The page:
The Ocean's Role in Global Change: Progress of Major Research Programs

Ocean Studies Board

Commission on Geosciences, Environment, and Resources

National Research Council

National Academy Press
Washington, D.C. 1994



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The Ocean's Role in Global Change: Progress of Major Research Programs The Ocean's Role in Global Change: Progress of Major Research Programs Ocean Studies Board Commission on Geosciences, Environment, and Resources National Research Council National Academy Press Washington, D.C. 1994

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The Ocean's Role in Global Change: Progress of Major Research Programs NOTICE: The project that is the subject of this report was approved by the Governing Board of the National Research Council, whose members are drawn from the councils of the National Academy of Sciences, the National Academy of Engineering, and the Institute of Medicine. The members of the panel responsible for the report were chosen for their special competencies and with regard for appropriate balance. This report has been reviewed by a group other than the authors according to procedures approved by a Report Review Committee consisting of members of the National Academy of Sciences, the National Academy of Engineering, and the Institute of Medicine. The National Academy of Sciences is a private, nonprofit, self-perpetuating society of distinguished scholars engaged in scientific and engineering research, dedicated to the furtherance of science and technology and to their use for the general welfare. Upon the authority of the charter granted to it by the Congress in 1863, the Academy has a mandate that requires it to advise the federal government on scientific and technical matters. Dr. Bruce Alberts is president of the National Academy of Sciences. The National Academy of Engineering was established in 1964, under the charter of the National Academy of Sciences, as a parallel organization of outstanding engineers. It is autonomous in its administration and in the selection of its members, sharing with the National Academy of Sciences the responsibility for advising the federal government. The National Academy of Engineering also sponsors engineering programs aimed at meeting national needs, encourages education and research, and recognizes the superior achievements of engineers. Dr. Robert M. White is president of the National Academy of Engineering. The Institute of Medicine was established in 1970 by the National Academy of Sciences to secure the services of eminent members of appropriate professions in the examination of policy matters pertaining to the health of the public. The Institute acts under the responsibility given to the National Academy of Sciences by its congressional charter to be an advisor to the federal government and, upon its own initiative, to identify issues of medical care, research, and education. Dr. Kenneth I. Shine is president of the Institute of Medicine. The National Research Council was organized by the National Academy of Sciences in 1916 to associate the broad community of science and technology with the Academy's purposes of furthering knowledge and advising the federal government. Functioning in accordance with the general policies determined by the Academy, the Council has become the principal operating agency of both the National Academy of Sciences and the National Academy of Engineering in providing services to the government, the public, and the scientific and engineering communities. The Council is administered jointly by both Academies and the Institute of Medicine. Dr. Bruce Alberts and Dr. Robert M. White are chairman and vice-chairman, respectively, of the National Research Council. The work was sponsored by The National Oceanic and Atmospheric Administrations's Office of Global Programs through the National Science Foundation Grant No. OCE-9313563-R. Such support does not constitute an endorsement of the views in this report by the sponsors. Cover art by Winslow Homer, titled "Eight Bells." Etching sculpted by John Dois Andrews, the Intaglio Guild. Special thanks to John Morrell. Library of Congress Catalog Card Number 94-65573 International Standard Book Number 0-309-05043-X Additional copies of this report are available from: National Academy Press, 2101 Constitution Avenue, NW, Box 285, Washington, DC 20055. B-320 Copyright 1994 by the National Academy of Sciences. All rights reserved. Printed in the United States of America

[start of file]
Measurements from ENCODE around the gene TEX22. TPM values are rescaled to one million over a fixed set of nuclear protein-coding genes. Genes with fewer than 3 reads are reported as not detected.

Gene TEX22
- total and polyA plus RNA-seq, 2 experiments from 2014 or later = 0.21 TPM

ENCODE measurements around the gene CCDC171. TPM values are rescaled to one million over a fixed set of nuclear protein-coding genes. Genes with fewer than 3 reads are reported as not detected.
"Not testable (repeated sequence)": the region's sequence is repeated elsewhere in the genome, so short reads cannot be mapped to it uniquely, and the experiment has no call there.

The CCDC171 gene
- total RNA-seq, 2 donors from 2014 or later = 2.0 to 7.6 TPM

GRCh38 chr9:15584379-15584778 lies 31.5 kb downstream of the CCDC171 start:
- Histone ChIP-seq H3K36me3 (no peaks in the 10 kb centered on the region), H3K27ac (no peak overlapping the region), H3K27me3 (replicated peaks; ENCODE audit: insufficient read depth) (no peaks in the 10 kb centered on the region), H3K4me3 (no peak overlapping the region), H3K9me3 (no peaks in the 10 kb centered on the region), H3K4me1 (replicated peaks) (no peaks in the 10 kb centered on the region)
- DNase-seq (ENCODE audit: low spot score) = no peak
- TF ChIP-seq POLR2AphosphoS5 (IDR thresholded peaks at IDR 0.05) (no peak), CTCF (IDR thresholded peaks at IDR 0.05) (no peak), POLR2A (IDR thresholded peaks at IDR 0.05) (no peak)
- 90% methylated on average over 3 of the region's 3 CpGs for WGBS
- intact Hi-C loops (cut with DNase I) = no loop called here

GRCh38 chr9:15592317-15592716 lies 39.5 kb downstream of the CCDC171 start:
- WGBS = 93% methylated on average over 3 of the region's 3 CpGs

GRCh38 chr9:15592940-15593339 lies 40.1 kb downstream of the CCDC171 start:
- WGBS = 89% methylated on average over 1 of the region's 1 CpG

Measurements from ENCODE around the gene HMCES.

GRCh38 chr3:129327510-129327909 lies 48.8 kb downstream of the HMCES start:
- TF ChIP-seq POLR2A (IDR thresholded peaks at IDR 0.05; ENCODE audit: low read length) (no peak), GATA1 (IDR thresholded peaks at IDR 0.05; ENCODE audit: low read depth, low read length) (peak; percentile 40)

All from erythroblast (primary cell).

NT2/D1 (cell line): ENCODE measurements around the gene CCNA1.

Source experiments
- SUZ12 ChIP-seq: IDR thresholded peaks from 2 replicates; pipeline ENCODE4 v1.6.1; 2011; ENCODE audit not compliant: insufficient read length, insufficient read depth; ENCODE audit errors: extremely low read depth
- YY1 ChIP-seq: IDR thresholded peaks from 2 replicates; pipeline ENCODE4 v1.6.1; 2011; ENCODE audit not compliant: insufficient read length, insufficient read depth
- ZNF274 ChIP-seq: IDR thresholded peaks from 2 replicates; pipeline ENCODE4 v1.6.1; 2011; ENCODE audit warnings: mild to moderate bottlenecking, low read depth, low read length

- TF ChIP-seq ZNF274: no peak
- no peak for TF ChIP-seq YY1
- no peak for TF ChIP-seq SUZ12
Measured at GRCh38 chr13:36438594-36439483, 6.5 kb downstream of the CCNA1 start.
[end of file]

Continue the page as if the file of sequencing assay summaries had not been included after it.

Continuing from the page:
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The Ocean's Role in Global Change: Progress of Major Research Programs OCEAN STUDIES BOARD Current Members WILLIAM MERRELL, JR., Texas A&M University, Chair DONALD F. BOESCH, University of Maryland KENNETH BRINK, Woods Hole Oceanographic Institution ROBERT CANNON, Stanford University BILIANA CICIN-SAIN, University of Delaware WILLIAM CURRY, Woods Hole Oceanographic Institution GORDON EATON, Lamont-Doherty Geological Observatory RANA FINE, University of Miami MICHAEL FREILICH, Oregon State University GORDON GREVE, Amoco Production Company ARTHUR R. M. NOWELL, University of Washington FRANK RICHTER, University of Chicago BRIAN ROTHSCHILD, University of Maryland PAUL STOFFA, University of Texas Members until December 31, 1993 CARL I. WUNSCH, Massachusetts Institute of Technology, Chair PETER G. BREWER, Monterey Bay Aquarium Research Institute SALLIE W. CHISHOLM, Massachusetts Institute of Technology EDWARD A. FRIEMAN, Scripps Institution of Oceanography ARNOLD L. GORDON, Columbia University DENNIS A. POWERS, Stanford University Staff MARY HOPE KATSOUROS, Director EDWARD R. URBAN, JR., Staff Officer ROBIN PEUSER, Research Associate DAVID WILMOT, Research Associate MARY PECHACEK, Administrative Associate LAVONCYÉ MALLORY, Senior Secretary CURTIS TAYLOR, Office Assistant